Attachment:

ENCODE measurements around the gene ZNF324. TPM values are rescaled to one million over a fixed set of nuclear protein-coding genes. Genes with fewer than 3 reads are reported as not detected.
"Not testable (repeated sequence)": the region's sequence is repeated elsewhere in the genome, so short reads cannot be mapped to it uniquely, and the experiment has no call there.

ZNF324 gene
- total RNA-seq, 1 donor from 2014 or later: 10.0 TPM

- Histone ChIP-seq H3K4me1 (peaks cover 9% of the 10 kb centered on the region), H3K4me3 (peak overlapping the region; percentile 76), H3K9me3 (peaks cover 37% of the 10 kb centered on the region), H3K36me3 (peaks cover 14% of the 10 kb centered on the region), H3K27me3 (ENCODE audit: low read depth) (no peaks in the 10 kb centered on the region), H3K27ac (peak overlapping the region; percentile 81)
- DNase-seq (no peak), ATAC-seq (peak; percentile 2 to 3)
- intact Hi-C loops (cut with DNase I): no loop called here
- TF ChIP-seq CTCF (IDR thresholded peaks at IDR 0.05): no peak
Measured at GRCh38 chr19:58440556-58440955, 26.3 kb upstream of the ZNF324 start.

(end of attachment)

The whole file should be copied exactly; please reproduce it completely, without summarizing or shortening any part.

ENCODE measurements around the gene ZNF324. TPM values are rescaled to one million over a fixed set of nuclear protein-coding genes. Genes with fewer than 3 reads are reported as not detected.
"Not testable (repeated sequence)": the region's sequence is repeated elsewhere in the genome, so short reads cannot be mapped to it uniquely, and the experiment has no call there.

ZNF324 gene
- total RNA-seq, 1 donor from 2014 or later: 10.0 TPM

- Histone ChIP-seq H3K4me1 (peaks cover 9% of the 10 kb centered on the region), H3K4me3 (peak overlapping the region; percentile 76), H3K9me3 (peaks cover 37% of the 10 kb centered on the region), H3K36me3 (peaks cover 14% of the 10 kb centered on the region), H3K27me3 (ENCODE audit: low read depth) (no peaks in the 10 kb centered on the region), H3K27ac (peak overlapping the region; percentile 81)
- DNase-seq (no peak), ATAC-seq (peak; percentile 2 to 3)
- intact Hi-C loops (cut with DNase I): no loop called here
- TF ChIP-seq CTCF (IDR thresholded peaks at IDR 0.05): no peak
Measured at GRCh38 chr19:58440556-58440955, 26.3 kb upstream of the ZNF324 start.